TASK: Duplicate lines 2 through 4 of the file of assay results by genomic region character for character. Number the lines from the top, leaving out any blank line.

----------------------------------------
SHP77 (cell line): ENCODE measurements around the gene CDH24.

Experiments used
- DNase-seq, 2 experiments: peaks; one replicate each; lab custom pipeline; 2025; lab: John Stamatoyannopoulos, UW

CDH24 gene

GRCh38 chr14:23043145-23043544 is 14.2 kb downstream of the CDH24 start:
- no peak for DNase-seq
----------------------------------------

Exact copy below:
Experiments used
- DNase-seq, 2 experiments: peaks; one replicate each; lab custom pipeline; 2025; lab: John Stamatoyannopoulos, UW

CDH24 gene